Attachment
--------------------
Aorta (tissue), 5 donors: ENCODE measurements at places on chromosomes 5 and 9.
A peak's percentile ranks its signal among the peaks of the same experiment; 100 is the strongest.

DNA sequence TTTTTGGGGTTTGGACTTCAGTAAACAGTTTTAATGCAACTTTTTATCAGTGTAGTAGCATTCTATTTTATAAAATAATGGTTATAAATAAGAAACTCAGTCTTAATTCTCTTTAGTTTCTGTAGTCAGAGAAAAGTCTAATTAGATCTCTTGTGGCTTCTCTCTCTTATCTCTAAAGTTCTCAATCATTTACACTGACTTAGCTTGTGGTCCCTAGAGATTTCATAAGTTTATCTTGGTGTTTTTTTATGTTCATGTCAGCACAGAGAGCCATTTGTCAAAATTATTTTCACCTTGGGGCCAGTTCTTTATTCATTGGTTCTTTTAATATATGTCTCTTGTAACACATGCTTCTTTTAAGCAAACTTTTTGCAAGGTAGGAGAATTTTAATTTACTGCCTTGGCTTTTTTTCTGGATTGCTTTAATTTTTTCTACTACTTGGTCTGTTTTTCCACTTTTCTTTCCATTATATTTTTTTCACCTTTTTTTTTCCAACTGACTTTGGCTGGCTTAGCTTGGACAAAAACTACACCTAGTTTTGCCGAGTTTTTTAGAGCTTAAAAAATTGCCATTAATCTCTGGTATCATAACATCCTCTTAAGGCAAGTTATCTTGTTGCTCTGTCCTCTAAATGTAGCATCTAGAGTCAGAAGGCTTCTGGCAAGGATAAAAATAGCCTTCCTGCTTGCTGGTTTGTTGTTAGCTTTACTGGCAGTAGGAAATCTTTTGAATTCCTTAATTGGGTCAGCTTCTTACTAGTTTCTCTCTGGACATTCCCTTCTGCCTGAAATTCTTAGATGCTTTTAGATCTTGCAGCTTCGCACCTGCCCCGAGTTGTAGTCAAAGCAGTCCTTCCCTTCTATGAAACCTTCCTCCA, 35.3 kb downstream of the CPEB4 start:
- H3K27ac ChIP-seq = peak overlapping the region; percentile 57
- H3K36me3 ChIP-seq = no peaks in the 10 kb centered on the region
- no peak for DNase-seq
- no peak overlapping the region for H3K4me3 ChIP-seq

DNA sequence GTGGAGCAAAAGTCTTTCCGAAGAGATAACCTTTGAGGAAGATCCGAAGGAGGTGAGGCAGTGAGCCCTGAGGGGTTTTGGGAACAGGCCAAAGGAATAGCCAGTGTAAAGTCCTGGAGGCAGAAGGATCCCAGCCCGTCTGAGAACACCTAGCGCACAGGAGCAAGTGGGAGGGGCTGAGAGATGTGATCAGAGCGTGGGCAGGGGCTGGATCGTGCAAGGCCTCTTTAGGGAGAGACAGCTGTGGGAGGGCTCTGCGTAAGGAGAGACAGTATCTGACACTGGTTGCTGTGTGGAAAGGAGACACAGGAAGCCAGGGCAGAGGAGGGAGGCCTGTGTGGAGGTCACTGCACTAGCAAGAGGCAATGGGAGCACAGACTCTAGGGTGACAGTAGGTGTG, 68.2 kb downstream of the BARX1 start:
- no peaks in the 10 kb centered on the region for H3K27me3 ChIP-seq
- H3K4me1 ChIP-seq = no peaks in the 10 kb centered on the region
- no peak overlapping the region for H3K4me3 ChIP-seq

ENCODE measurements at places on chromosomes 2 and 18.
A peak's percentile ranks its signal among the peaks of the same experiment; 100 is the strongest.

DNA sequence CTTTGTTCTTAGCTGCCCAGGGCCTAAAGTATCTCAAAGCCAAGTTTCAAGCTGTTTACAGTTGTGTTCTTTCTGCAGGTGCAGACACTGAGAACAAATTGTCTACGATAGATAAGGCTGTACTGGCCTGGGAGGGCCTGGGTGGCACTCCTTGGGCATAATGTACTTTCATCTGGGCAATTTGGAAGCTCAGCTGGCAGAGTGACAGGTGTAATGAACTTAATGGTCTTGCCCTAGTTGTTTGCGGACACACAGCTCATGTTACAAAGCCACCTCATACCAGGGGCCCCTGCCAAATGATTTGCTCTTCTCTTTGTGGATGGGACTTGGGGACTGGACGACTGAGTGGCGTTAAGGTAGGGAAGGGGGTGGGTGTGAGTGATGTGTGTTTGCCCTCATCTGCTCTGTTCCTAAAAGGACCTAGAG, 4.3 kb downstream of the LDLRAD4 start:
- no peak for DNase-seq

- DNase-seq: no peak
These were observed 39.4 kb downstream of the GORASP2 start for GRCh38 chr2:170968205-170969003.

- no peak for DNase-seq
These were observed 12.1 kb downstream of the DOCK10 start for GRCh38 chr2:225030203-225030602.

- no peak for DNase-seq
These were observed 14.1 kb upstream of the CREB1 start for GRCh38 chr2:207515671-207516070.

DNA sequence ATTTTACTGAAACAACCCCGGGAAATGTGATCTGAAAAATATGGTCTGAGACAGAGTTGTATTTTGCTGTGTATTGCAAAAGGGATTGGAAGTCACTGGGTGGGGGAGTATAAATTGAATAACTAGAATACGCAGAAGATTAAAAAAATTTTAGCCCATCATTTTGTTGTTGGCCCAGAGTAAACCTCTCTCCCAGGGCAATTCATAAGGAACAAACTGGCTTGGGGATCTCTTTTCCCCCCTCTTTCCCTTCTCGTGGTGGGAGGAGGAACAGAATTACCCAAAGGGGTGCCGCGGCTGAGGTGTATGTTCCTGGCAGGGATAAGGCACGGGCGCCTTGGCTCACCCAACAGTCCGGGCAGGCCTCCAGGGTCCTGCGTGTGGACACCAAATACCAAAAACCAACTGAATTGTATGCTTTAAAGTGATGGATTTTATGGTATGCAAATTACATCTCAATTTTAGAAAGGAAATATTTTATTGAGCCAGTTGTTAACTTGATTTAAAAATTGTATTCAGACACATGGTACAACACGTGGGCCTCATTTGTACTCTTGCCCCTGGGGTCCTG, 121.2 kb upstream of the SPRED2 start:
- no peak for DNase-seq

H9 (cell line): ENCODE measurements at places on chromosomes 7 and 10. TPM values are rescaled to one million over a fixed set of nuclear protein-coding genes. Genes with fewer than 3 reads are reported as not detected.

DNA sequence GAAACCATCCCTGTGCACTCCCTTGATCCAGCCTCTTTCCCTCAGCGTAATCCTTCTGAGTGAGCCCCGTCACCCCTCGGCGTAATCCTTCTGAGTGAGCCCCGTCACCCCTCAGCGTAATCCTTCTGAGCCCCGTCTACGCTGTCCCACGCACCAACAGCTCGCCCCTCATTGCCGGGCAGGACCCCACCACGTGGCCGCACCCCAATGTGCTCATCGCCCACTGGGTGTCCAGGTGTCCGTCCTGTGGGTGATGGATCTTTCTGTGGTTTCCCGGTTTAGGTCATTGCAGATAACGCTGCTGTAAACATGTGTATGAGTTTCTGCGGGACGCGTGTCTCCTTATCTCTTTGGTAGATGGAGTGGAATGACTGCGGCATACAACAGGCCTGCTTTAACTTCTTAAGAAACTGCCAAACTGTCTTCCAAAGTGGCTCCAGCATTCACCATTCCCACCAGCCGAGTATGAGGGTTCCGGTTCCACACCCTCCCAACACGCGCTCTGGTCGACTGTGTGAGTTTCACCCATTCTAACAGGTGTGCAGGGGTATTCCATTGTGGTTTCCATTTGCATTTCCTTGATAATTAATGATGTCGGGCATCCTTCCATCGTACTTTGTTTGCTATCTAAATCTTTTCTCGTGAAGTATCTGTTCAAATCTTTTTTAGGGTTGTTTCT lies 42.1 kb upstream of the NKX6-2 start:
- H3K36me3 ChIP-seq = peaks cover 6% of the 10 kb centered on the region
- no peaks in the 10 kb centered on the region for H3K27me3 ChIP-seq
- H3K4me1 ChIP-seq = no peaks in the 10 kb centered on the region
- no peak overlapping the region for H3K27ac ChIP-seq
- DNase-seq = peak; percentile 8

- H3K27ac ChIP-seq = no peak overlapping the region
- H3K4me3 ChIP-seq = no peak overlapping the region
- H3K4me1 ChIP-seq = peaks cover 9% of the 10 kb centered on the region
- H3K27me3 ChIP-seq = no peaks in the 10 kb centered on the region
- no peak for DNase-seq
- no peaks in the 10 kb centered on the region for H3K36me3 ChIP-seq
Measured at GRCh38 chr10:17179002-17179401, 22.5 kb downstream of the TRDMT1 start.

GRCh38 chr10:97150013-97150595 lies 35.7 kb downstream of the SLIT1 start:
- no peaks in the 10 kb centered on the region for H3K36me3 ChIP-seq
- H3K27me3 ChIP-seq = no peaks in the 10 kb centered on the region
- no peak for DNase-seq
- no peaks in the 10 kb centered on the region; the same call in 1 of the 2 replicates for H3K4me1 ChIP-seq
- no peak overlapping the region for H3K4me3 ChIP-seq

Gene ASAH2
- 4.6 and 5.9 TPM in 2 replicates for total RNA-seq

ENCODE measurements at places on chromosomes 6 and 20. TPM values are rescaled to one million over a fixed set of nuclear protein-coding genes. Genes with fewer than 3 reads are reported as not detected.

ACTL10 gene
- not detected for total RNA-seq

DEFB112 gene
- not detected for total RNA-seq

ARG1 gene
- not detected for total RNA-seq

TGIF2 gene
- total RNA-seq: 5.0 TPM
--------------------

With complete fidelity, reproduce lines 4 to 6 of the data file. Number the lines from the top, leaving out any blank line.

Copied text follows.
- H3K27ac ChIP-seq = peak overlapping the region; percentile 57
- H3K36me3 ChIP-seq = no peaks in the 10 kb centered on the region
- no peak for DNase-seq